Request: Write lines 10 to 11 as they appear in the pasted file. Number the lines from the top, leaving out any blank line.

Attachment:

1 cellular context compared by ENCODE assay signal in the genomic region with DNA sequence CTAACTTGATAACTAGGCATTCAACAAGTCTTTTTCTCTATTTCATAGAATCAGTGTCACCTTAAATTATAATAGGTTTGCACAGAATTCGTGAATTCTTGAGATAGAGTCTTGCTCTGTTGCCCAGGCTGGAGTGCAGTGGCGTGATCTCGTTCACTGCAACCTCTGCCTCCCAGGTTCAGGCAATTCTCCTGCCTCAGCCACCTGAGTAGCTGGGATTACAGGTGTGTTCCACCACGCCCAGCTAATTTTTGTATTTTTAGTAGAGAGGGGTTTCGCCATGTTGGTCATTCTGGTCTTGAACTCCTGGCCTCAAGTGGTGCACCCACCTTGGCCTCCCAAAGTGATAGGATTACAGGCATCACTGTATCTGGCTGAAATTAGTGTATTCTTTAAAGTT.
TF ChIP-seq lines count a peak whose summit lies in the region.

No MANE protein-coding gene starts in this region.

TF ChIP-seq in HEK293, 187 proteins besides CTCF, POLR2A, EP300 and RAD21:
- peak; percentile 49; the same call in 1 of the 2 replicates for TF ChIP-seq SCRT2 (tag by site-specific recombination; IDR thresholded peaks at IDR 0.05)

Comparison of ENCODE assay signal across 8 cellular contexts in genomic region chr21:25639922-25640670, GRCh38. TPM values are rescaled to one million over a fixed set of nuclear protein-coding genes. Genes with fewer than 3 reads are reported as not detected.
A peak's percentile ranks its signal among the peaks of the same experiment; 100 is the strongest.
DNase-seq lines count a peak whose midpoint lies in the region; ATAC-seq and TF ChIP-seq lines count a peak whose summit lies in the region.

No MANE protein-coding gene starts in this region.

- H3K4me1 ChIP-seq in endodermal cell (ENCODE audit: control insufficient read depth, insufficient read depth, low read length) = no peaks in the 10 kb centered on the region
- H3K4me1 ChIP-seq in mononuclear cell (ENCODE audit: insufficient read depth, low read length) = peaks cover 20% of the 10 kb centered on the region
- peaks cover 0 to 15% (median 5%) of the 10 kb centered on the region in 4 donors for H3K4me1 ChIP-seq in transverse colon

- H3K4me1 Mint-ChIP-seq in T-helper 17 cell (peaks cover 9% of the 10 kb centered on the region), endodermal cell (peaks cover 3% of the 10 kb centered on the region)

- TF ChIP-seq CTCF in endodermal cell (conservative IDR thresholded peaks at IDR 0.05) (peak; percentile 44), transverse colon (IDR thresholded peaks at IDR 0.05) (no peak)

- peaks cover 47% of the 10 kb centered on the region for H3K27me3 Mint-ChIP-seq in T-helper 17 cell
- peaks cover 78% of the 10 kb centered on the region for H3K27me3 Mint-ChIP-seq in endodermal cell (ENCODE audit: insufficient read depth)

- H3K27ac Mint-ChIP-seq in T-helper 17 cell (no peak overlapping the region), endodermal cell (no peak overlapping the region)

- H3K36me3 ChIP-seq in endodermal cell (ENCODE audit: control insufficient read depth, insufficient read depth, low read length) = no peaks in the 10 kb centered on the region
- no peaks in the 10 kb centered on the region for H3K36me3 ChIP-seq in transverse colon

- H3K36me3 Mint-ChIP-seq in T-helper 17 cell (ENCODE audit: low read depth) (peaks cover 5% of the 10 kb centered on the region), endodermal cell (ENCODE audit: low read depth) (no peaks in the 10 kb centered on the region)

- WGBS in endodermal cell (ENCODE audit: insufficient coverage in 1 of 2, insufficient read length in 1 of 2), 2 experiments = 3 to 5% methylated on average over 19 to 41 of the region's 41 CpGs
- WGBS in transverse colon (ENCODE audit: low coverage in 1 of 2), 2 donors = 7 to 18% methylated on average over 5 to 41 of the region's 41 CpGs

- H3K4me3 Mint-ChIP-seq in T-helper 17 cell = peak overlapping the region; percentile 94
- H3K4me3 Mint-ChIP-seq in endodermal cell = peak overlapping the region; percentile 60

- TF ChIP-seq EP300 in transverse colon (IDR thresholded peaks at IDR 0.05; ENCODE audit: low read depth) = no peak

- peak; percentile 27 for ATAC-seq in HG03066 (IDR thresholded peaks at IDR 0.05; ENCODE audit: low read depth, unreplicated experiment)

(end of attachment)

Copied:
- H3K4me1 ChIP-seq in endodermal cell (ENCODE audit: control insufficient read depth, insufficient read depth, low read length) = no peaks in the 10 kb centered on the region
- H3K4me1 ChIP-seq in mononuclear cell (ENCODE audit: insufficient read depth, low read length) = peaks cover 20% of the 10 kb centered on the region